I watched a short video in the week about why people flock to buy Apple products when the they are technically no different from the competition. Indeed, the companies who compete in those same market areas, Samsung, Dell and Microsoft to name but three, may make claim that based purely on the technical specification, their products are superior.
If you haven’t seen the video, it’s here: https://www.facebook.com/deltaprotective/videos/10157890106040640/
So why do people choose Apple?
Inspired by what I’d just seen, I then spent two or three days out on the road asking myself how that way of thinking could make a difference in LifeCycleForNeuroblastoma. And with the seed planted firmly in my mind, gnawing away at me, I set out to seek more material from the author of the idea, Simon Sinek. Here’s a second, shorter video that’s even more empowering than the first:
The answer to the Apple question is explained more simply in the second film. It’s not what you’re doing that’s important; it’s not how you’re doing it that’s important: it’s why you’re doing it. That’s the key driver: that’s the question that Apple posed to the unsuspecting public when they launched the Mac. That’s the key question that they asked the public when they launched the iPhone. They knew that their products were technically no different from the competition; it’s just that they tapped into the idea of why people would choose their offering. All along, that has been the difference.
All of that got me thinking hard about LCFN…
The What has been out front since day one: it’s emblazoned on the flag: 1 Man, 4 Years, 25,000 miles. But now that’s over, it means nothing. That goal, that objective, that tiny wee speck of light at the end of a long dark tunnel that took three years to transcend: it’s history. It no longer has meaning.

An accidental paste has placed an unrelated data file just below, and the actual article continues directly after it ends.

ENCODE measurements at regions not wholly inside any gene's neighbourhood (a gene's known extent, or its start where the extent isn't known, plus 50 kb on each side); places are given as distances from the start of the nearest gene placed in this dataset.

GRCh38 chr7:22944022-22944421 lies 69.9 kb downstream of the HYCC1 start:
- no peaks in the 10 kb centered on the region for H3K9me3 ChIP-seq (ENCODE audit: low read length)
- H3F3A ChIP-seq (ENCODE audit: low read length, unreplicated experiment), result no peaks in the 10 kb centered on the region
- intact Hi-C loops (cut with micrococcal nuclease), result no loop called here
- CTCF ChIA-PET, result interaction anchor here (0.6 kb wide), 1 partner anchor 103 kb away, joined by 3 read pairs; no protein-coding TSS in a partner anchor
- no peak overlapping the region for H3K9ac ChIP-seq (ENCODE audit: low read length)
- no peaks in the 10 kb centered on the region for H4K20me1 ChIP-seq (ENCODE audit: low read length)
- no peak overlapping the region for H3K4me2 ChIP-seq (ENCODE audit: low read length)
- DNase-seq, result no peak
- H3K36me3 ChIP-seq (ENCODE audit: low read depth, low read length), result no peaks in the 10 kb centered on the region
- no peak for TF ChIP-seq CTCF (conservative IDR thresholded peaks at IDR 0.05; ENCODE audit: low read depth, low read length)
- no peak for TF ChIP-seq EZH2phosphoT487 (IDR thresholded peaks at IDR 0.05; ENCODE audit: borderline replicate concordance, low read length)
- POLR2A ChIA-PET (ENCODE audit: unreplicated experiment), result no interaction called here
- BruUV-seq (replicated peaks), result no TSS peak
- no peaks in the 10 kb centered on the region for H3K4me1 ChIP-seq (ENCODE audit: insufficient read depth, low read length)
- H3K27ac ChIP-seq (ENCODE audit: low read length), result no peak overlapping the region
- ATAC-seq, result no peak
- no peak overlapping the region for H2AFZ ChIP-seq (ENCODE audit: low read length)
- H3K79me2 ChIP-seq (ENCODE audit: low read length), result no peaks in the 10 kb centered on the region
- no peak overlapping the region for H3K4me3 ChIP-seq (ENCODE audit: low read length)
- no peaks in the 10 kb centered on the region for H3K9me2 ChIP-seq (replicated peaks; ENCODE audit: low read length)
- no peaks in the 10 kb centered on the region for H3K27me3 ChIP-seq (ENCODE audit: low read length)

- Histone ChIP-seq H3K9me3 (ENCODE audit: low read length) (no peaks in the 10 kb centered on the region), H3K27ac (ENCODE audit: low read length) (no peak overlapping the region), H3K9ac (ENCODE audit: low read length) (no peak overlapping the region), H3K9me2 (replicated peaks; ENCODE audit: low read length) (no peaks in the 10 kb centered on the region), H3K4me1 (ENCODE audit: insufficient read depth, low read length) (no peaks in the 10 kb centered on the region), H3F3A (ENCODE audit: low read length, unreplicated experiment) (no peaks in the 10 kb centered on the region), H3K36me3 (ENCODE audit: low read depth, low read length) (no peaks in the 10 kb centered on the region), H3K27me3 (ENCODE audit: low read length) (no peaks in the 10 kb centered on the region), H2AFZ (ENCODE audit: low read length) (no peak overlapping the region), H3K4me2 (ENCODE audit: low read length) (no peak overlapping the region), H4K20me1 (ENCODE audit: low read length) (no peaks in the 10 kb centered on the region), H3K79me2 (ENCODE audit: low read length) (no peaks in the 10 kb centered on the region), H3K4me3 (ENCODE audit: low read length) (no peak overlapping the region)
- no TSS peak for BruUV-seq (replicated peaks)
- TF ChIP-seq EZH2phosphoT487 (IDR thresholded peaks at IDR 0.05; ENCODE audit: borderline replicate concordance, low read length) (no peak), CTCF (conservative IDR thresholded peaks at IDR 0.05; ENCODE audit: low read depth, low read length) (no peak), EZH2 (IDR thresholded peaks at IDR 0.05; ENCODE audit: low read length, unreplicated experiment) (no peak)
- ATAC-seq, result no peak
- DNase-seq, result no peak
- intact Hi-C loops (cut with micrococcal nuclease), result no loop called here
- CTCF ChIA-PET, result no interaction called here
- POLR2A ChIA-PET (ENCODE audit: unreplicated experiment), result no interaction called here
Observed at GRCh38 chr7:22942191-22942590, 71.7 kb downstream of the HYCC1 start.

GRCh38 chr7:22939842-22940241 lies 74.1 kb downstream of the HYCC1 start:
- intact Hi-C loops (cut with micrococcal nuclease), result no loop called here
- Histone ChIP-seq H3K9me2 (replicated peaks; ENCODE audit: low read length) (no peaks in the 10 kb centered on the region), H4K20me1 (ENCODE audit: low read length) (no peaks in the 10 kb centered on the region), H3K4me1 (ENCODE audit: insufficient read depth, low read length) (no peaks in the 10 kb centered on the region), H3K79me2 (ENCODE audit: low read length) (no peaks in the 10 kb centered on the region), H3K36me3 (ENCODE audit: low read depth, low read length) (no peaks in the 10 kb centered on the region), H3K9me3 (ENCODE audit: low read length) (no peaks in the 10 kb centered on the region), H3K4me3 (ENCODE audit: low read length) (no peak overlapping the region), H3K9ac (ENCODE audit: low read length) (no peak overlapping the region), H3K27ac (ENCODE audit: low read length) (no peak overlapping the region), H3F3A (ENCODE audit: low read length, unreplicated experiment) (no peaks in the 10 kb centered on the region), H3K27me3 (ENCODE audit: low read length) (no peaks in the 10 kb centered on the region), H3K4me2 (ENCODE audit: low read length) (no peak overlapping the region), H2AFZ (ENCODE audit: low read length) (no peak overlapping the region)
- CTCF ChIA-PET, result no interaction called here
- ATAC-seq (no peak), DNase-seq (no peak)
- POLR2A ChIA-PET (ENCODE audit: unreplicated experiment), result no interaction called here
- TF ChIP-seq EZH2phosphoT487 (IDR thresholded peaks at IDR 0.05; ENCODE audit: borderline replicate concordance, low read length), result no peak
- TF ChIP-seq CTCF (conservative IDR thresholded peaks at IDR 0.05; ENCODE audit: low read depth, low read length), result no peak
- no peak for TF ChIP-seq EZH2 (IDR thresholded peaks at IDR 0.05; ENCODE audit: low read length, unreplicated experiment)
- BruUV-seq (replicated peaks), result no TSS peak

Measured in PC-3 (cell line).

The How was also out there for all to see: an old bloke on a bike who cycled to and from work five days a week, forty miles a day, got punctures, fell off from time to time but just kept going. While it was happening, it attracted what might best be called a following, but maybe some of that was morbid curiosity waiting for me to fail. Believe me, that was never going to happen.
The missing ingredient out front was Why, even though I thought I had it cracked, and even though it kind of featured in the blog from time to time. The Why is 99% to do with you, reading this. The other 1% comes from me for making you aware of it.
Try this: the rebranding of LifeCycleForNeuroblastoma going into 2017…
- Did you know that there’s a global movement of people who are trying to spread awareness of an aggressive form of childhood cancer?
- Did you know that if your child, or the child of someone that you know, is diagnosed with neuroblastoma, that there are people out there who you can talk to, people who will counsel you through the difficult days that lie ahead?
- Did you know that there are organisations who can help fund the treatment that your child may require?
- Did you know that the people who follow LCFN do so because they care?
- Does that sound like the type of place you’d like to hang out, in case you or someone you know ever needed it for real?
Doesn’t that sound so much better than bloke attempts to ride round the world while going to work? I freely admit that I got it the wrong way round for three years, but hey, 775 people following the adventure on Facebook can’t be all wrong.
So what happens now?
Well 775 followers is roughly what we had a year ago. So in terms of reach, nothing much has changed. The blog has grown in terms of views, and it remains a key piece in the jigsaw in terms of keeping the story on the edge. In 2014, the blog attracted 3003 views; in 2015 that rose to 3439 and in 2016, with just this final blog, and one day to go, the number of views is up again to 4246. It’s not great but it remains a step in the right direction.